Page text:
Help middle American families and watch your sales soarArticle added by Lew Nason on February 9, 2011
Joined: October 13, 2006
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During the past two decades, many of the major companies have been moving to the more affluent markets. They appear to have forgotten whom they served and what made them the company they are today. According to LIMRA, this leaves the middle America marketplace wide open. And, in our opinion, it provides an exceptional opportunity for the financial adviser who learn how to help middle American families to find the money.
Understanding the problem
We believe that most middle American families have been at a distinct disadvantage in managing money and accumulating wealth. Most of the financial information being passed on by the major publications and financial experts is really geared towards people who are already wealthy. These are the people who have their basic necessities covered. They have built a strong "safe money" financial foundation, so they can afford to take risks with much of their other money.
Consider, wealthy people live in a different world. They are not concerned about qualifying for financial aid so their children can afford to go to college. They are not concerned about eliminating debt to improve their cash flow, so they can afford health insurance or put braces on Mary's teeth. They don't have to worry about whether there will be food on the table or a roof over their family’s head if something happens to them.
Solving the problem
You can help middle American families by providing them with the little known, unconventional strategies that the wealthy have used for decades to accumulate and hold onto their money. The wealthy were able to accumulate wealth not by taking risks, but by taking a portion of everything they earned and putting it to work for them. They understand that the road to wealth starts when you truly understand that part of what you earn is yours to keep.
The reason most middle American families continue to struggle today is because the conventional financial wisdom that has been passed on from generation to generation isn't designed to accumulate wealth. The conventional wisdom our great grandparents and grandparents learned was designed to protect their assets during the tough economic times of the Great Depression.
A change in philosophy
Most agents and advisers are taught to tell people they need to invest in (or buy) this or that by taking additional money out of their current budget. The problem is that many middle American families are only one or two paychecks away from going bankrupt. They don’t have any savings or even an emergency fund.
The American family’s financial turmoil
As detailed here, the average American family is in a serious financial position that leaves no room for financial problems and incorporates little planning for future financial needs. Meet the average American family.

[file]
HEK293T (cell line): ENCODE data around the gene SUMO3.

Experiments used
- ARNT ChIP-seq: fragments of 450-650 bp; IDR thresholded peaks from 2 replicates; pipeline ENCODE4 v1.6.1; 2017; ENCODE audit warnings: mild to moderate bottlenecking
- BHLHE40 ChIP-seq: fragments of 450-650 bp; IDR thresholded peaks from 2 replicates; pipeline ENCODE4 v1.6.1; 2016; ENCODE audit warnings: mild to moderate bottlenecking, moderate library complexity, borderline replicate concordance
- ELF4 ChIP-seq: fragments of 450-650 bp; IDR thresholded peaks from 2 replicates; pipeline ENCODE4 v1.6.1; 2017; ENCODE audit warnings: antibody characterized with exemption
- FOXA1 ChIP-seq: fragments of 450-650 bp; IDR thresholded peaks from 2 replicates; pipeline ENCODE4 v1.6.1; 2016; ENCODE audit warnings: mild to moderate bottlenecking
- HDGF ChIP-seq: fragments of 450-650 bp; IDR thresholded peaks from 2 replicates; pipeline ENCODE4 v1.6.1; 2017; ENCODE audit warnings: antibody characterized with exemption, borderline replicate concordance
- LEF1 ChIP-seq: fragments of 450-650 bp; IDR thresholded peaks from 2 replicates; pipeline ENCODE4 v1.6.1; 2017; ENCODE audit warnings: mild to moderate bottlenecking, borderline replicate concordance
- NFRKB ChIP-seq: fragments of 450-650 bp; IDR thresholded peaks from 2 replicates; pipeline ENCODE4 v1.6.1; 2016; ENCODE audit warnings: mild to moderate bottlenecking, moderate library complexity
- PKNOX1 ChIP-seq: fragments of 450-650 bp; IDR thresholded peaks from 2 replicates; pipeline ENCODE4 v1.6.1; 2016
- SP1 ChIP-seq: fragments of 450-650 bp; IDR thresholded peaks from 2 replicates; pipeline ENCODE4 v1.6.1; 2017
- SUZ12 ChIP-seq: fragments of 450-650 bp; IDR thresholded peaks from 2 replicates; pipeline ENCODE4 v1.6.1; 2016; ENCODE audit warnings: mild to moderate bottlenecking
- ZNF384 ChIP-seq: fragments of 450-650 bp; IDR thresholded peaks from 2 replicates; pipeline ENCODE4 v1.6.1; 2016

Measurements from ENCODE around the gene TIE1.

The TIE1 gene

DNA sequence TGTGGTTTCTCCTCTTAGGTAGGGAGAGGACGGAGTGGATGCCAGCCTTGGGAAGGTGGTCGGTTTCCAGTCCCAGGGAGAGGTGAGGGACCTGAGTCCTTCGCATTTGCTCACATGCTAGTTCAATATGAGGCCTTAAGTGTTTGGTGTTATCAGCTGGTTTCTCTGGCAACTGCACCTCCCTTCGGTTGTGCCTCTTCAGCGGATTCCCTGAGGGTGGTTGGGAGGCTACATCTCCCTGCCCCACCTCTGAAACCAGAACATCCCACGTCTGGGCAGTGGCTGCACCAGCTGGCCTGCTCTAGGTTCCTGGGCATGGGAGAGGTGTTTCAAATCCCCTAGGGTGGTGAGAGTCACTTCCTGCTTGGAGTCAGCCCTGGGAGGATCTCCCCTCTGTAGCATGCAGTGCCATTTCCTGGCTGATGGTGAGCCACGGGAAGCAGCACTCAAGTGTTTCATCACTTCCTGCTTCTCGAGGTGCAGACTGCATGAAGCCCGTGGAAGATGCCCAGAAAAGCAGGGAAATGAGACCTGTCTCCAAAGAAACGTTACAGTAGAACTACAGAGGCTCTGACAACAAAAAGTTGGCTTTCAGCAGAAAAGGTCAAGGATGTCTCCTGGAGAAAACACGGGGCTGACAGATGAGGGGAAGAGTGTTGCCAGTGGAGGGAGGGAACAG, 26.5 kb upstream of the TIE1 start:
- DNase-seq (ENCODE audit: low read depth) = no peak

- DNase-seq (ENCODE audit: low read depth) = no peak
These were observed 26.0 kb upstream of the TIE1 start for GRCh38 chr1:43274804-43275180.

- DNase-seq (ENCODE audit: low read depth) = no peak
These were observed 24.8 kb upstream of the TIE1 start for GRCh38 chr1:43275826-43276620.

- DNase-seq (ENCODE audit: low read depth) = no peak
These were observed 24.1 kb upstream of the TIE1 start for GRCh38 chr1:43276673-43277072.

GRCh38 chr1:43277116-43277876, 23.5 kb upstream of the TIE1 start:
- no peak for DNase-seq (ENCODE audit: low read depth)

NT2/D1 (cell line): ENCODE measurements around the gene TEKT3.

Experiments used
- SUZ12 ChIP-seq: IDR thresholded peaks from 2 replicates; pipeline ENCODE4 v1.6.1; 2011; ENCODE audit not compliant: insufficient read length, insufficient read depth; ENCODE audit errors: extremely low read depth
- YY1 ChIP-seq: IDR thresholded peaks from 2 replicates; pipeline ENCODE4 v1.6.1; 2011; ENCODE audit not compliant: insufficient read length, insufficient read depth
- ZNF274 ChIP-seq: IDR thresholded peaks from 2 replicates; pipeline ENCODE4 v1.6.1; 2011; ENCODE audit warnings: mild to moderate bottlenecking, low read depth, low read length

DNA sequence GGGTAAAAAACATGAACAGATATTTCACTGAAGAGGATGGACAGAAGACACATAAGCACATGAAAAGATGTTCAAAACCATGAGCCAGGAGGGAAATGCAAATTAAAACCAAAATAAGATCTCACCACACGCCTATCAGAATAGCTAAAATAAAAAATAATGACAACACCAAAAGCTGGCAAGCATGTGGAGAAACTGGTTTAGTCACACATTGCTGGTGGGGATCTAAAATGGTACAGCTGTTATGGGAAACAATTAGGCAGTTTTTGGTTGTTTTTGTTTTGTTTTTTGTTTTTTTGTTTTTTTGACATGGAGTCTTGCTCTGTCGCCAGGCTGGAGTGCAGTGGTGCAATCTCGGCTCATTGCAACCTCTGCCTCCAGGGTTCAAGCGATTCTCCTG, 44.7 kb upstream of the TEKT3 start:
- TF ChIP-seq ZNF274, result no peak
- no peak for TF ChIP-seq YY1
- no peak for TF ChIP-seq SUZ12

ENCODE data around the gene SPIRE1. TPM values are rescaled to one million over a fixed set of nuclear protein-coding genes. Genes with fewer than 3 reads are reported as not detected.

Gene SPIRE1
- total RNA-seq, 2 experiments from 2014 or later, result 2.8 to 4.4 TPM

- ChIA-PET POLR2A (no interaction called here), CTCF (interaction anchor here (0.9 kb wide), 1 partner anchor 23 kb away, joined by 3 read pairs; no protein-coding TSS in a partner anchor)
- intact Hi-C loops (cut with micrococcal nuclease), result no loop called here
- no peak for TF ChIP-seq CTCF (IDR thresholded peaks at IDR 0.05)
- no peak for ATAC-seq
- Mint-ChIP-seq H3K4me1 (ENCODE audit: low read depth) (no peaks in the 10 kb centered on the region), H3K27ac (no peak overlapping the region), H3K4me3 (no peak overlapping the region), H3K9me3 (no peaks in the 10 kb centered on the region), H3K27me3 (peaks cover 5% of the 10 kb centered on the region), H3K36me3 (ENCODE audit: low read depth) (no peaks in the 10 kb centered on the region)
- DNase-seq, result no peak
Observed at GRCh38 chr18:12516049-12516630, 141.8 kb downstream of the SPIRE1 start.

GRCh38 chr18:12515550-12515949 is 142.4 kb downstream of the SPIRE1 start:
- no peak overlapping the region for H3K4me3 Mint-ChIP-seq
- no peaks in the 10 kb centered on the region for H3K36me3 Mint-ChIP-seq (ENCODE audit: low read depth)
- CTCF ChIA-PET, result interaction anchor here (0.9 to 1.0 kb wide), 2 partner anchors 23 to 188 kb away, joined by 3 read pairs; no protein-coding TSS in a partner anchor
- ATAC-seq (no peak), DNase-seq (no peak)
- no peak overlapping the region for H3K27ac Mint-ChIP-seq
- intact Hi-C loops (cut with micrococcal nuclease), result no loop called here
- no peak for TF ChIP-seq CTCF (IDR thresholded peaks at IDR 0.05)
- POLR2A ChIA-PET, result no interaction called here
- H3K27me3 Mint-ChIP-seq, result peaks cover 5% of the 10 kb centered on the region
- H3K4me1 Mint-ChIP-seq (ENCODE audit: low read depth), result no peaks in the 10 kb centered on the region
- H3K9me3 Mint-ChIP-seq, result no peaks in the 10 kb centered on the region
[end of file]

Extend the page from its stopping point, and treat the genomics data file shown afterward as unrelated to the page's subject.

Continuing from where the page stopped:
retirement account. Their neighbors (the other 50 percent) only have $35,000 saved for retirement. The family has no mutual funds, stocks or bonds. The house is worth $160,000, but the family owes $95,000 on it to the bank. They make $43,000 a year, but can’t manage to pay off a $2,200 credit card balance.
The average American family’s finances, by the way, are in shambles. Forty percent of working Americans are not saving for retirement. Twenty-five percent have no savings at all — retirement or otherwise. The average household has $117,951 in debt. That’s enough to buy 7.5 2010 Honda Civics.
The combined amount of personal debt held by Americans is $2 trillion. This is approximately equal to the GDP of England. Twenty-four percent of workers have postponed their retirement age in the past year. Eighteen percent of people polled are very confident about having enough money for retirement.
According to Among Americans, 7.7 percent don’t have a bank account. While only 1.7 percent of Utah residents don’t have a bank account, 16.7 percent of Mississippi’s residents don’t have a bank account. Less than 40 percent of American adults have an emergency fund to fall back on in the event of some financial disaster.
There are now significantly fewer agents selling life insurance than there were 30 years ago. The March/April 2005 issue of the GAMA International Journal, a professional development journal for the insurance industry, reported the number of recruits entering the industry has declined 46 percent since 1975, reducing the number from 55,000 to 29,968. And with the average agent age at 56, this problem continues to escalate as these agents near retirement. Meanwhile, the industry is still looking for the next generation of life insurance agents to step forward.
Help middle American families
We need to help middle American families to find the money to:
And, in many cases, we can help them do it all without taking additional money out of their budget or changing their current lifestyle.
- Reduce or eliminate their consumer debt
- Maximize the amount they can invest from current income
- Reap the upside of the market, while guaranteeing the safety of their investment principal
- Position their assets to increase your eligibility to qualify for college financial aid
- Minimize their income taxes
- Position their money to provide more current liquidity
- Maximize their investment returns
Watch your sales soar
Can you really make money helping middle American families? The answer is a resounding “yes” if you learn how to conduct a thorough fact-find and help these middle American families to establish their financial priorities and reposition their money to have the financial security they want and deserve.
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